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What to do after a car accident

Stay Calm

After an accident a person can feel a wide range of emotions which is normal, try to stay calm, take some deep breaths and count to ten. It’s easier to deal with the situation when you are calm. Do not rush to conclusions, once you are calm you will be able to assess the situation and think through what you have to do.

Assess any injuries

Firstly check yourself to make sure that you are not injured, then check if anyone else is injured. If anyone needs medical attention the call the emergency services on 999.

Moving The Car

A common question we are asked is “should I move my car following a car accident?”  The answer varies, let’s look at a couple of scenarios.

If you are involved in what the Americans call a Fender Bender, a minor accident with no serious injuries. This could include a rear end shunt or someone changing lanes into your car. The best advice is to move the cars off the road to a point of safety. If your car is driveable it is usually always best to move it away from the flow of traffic.

In accidents involving more serious injuries it is best to leave the vehicles where they are and wait for the emergency services. The positions of the cars can help with any investigation into the cause of the accident. Where your car is rendered non-driveable, turn on your HAZARD LIGHTS, remain in your car with your seatbelt on until it is safe to exit, always try to get out without stepping into the flow of traffic. You will need to arrange Recovery of your vehicle call us on 020 8455 6097.

Exchanging Particulars

Under the Road Traffic Act 1988 you are legally obliged to exchange the following information with any person affected by the accident :-

  1. Your name and address
  2. The name and address of the owner the vehicle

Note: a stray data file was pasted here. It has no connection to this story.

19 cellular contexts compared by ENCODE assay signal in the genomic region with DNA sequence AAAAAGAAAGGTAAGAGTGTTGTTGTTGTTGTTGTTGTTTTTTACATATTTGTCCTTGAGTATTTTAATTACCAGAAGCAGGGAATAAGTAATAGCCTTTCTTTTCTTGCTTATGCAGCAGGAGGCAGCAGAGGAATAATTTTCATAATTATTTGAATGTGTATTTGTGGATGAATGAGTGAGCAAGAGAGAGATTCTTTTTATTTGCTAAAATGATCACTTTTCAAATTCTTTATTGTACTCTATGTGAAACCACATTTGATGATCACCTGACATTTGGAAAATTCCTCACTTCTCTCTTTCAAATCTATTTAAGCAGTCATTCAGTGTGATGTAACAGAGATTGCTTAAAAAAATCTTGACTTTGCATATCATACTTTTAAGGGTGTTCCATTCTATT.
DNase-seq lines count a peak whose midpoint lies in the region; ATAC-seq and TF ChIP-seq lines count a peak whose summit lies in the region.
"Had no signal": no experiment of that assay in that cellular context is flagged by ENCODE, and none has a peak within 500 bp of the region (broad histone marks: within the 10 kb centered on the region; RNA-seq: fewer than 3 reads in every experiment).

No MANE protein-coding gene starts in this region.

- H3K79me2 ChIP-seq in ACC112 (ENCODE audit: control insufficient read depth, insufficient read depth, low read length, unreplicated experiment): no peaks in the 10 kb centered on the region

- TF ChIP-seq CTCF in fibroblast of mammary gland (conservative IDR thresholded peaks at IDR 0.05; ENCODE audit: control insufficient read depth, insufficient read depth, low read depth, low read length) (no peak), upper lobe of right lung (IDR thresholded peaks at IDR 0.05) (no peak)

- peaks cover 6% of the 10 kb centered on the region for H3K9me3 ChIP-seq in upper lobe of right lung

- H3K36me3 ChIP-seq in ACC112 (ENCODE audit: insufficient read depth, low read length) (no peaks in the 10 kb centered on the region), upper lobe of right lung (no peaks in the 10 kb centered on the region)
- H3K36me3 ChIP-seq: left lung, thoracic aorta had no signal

3. The vehicle registration number

Insurance details must be supplied within a reasonable timeframe. See our page on Claim Handling.

Obtain that same information from the drivers or owners of the other vehicles involved. Double check you have recorded the vehicle registration numbers correctly. If you have a camera phone then record images of other vehicles including the number plates.If there are any witnesses try to get their name, postal address mobile phone number and email address. Using modern communication our Claim Handling people can contact other parties quickly and establish stances on liability.

What you are doing now is gathering evidence – a very important stage. There are two types of evidence that need to be obtained, evidence to attribute blame and evidence for damages and losses.

For Blame evidence you need to note road and junction names, note any restrictive lanes and hours of operation, image relevant traffic signs and road markings. Note the direction the traffic flows. Record weather conditions along with the date and time. Note details of what was said in any conversations you have had with other parties involved or witnesses.

For evidence of Damages and Losses, take images or note the areas of damage on each vehicle, record the approximate speed of each vehicle at impact. Make a note of the number of occupants in each vehicle, this will help prevent fraudulent injury claims. Much of the damages and losses evidence will be gathered later in the form of Bodyshop estimates and invoices, car hire invoices, expert reports and the such like.

The gathering of evidence is important in accidents whether you were to blame or not. It help insurers fighting claims ensure the correct level of payouts.


Never admit liability or sign any statements admitting liability for an accident. Leave all issues of liability to our Claim Handling people and your insurers. If the other driver offers to settle the damage in cash later, it is best to refuse as you could get messed around; any delays could affect your ability to claim. Contact us if you need any motor insurance claims assistance.

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